Prodigality in Early Modern Drama
Title Details

288 Pages

21.6 x 13.8 cm

Series: Studies in Renaissance Literature

Imprint: D.S.Brewer

Prodigality in Early Modern Drama

by Ezra Horbury

  • Description
  • Contents
  • Reviews
Examination of the motif of the prodigal son as treated in early modern drama, from Shakespeare to Beaumont and Fletcher.
Why is it bad to spend too much money? In early modern England, the concept of prodigality governed all forms of financial excess and misuse, from gambling away your family estate to buying too much food. To be prodigal was not only to lack self-discipline but to be immorally excessive. Prodigals were foolish, reckless, and sinful, but their lives were also ones of excitement, lust, luxury, and intrigue. Ambivalently positioned between conservative financial ideals and increasingly popular economic indulgences, prodigals embodied a nation's anxieties about the advent of early capitalism.
This book analyses the prodigal youth archetype in early modern drama, examining plays byShakespeare, Middleton, Jonson, Randolph, Chapman, Marston, Beaumont and Fletcher, Davenport, Gascoigne, Heywood, as well as anonymous works and morality plays. The theatres, which were so often criticised for financial excess, became the perfect setting for the rebellious exploits of prodigal youths, and their rises and falls were dramatised with increasing glamorisation between 1500 and 1642. By discussing humanist education practices, Aristotelian ethics, urban change, cuckoldry, usury, and sex work, the author offers the first examination of prodigality and the ways in which England at first condemned, then tolerated, and then eventually came to celebrate excessive spending.

EZRA HORBURY is a British Academy Postdoctoral Research Fellow in English at University College London.
Introduction
Sparing the Rod and Hating the Son: Early Plays, 1513-1588
The sacred wholsome lore: Aristotle and Prodigality
London Prodigals: Spending in the City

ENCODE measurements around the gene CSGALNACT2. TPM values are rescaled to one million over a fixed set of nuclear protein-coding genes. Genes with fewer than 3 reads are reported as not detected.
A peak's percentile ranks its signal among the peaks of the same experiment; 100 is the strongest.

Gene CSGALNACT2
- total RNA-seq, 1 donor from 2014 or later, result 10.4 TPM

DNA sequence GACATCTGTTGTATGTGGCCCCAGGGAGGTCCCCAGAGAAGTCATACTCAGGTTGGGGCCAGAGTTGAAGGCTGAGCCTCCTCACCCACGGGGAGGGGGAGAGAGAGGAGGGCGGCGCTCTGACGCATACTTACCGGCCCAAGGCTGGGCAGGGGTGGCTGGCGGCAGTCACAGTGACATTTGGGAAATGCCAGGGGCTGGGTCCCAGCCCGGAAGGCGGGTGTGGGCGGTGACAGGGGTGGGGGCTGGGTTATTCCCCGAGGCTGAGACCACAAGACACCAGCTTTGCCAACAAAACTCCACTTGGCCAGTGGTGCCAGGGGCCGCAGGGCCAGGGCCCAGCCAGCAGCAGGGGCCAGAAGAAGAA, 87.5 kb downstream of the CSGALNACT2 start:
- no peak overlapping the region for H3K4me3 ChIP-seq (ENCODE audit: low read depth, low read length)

Fathers of Destruction: The Villainous Usurer
Wasted Goods, Wasted Flesh: The Prodigal's Harlots and Mother Bawds
Coda
Bibliography
"They are illuminating on the social, ethical, and economic background of the ways in which prodigality was depicted on stage, and they offer detailed responses to some of the key figures within this tradition, such as city prodigals, usurers, harlots, and bawds." SEL
"Horbury's analyses are excellent, the book's integration of a wide variety of critical perspectives is extremely impressive, and its contribution to literary studies is significant. [...] Prodigality in Early Modern Drama generates a series of important and useful perspectives on the limitations of this thinking [economic austerity as fundamentally virtuous], and gestures in the direction of models of liberal - and perhaps "escessive" - spending that describe very different and more outward-looking systems of virtue." Renaissance and Reformation / Renaissance et Réforme

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9781843845423

September 2019

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9781787446069

September 2019

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Title Details

288 Pages

2.16 x 1.38 cm

Series: Studies in Renaissance Literature

Imprint: D.S.Brewer